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Research reveals details of how flu evolves to escape immunity

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Posted November 22, 2013
influenza
Electron microscopy of influenza virus. Credit: CDC
Scientists have identified a potential way to improve future flu vaccines after discovering that seasonal flu typically escapes immunity from vaccines with as little as a single amino acid substitution. Additionally, they found these single amino acid changes occur at only seven places on its surface – not the 130 places previously believed. The research was published today, 21 November, in the journal Science.

 

“This work is a major step forward in our understanding of the evolution of flu viruses, and could possibly enable us to predict that evolution. If we can do that, then we can make flu vaccines that would be even more effective than the current vaccine,” said Professor Derek Smith from the University of Cambridge, one of the two leaders of the research, together with Professor Ron Fouchier from Erasmus Medical Center in The Netherlands.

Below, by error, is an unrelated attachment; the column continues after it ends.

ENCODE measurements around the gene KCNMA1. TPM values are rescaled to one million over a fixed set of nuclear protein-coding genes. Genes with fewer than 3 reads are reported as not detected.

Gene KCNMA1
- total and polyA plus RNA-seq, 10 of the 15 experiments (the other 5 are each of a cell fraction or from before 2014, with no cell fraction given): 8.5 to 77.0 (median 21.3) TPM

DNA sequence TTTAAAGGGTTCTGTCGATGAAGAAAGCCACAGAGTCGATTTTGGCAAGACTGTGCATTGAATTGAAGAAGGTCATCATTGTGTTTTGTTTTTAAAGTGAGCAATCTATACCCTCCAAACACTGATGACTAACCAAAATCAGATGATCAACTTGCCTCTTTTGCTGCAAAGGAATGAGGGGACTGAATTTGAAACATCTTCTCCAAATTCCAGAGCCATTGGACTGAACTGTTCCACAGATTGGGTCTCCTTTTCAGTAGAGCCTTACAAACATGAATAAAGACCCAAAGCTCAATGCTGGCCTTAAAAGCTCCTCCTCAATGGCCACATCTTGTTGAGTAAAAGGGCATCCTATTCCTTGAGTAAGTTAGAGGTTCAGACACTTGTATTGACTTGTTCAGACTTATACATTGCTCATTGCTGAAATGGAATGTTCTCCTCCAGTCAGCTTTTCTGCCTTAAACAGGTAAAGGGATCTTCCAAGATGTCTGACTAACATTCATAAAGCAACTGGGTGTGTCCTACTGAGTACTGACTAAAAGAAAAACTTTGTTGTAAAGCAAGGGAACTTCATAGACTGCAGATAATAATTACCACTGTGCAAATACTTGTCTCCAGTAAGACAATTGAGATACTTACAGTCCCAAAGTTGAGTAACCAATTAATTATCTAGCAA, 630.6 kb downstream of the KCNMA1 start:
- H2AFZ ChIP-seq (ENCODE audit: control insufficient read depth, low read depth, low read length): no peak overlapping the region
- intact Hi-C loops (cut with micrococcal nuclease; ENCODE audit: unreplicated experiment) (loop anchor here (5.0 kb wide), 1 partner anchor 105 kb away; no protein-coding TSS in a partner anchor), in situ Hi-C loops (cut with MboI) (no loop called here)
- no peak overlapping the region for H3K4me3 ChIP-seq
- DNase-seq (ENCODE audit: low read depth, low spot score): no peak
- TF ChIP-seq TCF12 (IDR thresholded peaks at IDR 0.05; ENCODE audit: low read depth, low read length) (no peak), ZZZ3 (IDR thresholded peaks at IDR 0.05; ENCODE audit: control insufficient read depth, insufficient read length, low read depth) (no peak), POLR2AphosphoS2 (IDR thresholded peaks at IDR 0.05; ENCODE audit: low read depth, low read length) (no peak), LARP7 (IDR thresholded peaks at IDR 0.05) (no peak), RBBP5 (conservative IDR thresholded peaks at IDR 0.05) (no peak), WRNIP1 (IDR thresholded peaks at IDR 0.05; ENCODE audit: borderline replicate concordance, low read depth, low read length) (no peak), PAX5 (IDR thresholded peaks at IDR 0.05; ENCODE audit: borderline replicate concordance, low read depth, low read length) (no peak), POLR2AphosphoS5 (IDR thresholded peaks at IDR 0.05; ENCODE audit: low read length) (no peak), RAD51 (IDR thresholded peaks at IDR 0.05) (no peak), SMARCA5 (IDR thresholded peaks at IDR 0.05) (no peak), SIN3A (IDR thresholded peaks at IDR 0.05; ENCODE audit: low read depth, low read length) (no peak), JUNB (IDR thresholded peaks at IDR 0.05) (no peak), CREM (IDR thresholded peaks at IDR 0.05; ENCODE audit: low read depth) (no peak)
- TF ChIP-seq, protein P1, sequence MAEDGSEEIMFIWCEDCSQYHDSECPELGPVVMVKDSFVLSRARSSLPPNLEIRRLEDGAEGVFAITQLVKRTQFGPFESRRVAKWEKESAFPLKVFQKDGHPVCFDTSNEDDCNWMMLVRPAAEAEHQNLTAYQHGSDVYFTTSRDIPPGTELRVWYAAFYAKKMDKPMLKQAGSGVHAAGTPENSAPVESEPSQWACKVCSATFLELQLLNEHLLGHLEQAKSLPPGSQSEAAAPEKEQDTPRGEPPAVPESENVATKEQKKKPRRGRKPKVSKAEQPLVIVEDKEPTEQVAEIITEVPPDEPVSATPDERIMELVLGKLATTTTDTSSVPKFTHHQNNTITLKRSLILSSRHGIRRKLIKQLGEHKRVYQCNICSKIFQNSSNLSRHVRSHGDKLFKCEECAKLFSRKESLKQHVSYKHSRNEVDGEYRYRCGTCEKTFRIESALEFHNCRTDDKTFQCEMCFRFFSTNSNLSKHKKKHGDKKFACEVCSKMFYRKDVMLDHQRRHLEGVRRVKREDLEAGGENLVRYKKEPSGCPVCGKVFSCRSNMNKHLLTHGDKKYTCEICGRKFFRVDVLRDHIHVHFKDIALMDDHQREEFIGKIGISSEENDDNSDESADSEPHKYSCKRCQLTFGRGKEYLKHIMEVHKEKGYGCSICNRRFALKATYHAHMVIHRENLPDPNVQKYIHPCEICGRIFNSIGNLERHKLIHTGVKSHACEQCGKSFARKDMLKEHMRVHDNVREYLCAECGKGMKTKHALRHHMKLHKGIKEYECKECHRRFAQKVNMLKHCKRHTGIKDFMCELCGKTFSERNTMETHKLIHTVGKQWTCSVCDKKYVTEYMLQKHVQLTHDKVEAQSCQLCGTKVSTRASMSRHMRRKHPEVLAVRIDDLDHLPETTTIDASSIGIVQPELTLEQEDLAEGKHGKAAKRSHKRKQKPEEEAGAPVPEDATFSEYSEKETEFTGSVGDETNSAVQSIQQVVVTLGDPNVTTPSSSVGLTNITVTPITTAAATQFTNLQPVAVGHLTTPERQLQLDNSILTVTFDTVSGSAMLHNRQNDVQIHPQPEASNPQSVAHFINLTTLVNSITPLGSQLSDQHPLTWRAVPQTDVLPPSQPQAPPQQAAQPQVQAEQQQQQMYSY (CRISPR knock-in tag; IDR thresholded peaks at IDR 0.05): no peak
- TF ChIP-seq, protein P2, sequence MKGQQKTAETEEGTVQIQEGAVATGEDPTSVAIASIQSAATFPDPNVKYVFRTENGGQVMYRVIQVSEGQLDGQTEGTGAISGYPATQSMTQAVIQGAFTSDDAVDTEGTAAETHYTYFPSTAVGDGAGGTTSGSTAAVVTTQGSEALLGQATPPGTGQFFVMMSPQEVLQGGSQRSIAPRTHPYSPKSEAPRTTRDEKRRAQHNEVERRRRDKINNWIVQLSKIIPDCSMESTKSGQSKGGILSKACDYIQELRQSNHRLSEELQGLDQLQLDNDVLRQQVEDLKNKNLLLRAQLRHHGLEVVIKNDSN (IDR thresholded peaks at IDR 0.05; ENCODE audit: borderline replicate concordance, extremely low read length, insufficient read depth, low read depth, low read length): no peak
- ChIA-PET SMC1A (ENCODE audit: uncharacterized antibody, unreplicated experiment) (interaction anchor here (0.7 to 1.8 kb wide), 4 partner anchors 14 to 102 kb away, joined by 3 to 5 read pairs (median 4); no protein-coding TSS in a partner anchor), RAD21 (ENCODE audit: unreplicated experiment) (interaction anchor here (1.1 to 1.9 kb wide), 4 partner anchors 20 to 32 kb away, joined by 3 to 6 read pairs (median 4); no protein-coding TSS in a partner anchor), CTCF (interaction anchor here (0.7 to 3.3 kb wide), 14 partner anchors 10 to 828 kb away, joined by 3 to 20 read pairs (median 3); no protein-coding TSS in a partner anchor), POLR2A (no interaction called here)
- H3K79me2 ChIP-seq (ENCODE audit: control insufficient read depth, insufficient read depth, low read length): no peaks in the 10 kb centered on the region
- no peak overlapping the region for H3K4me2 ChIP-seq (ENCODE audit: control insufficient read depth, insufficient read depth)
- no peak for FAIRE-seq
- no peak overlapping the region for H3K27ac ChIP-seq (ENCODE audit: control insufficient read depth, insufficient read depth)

The flu vaccine works by exposing the body to parts of inactivated flu from the three major different types of flu that infect humans, prompting the immune system to develop antibodies against these viruses. When exposed to the actual flu, these antibodies can eliminate the flu virus.

Read more at: MedicalXpress

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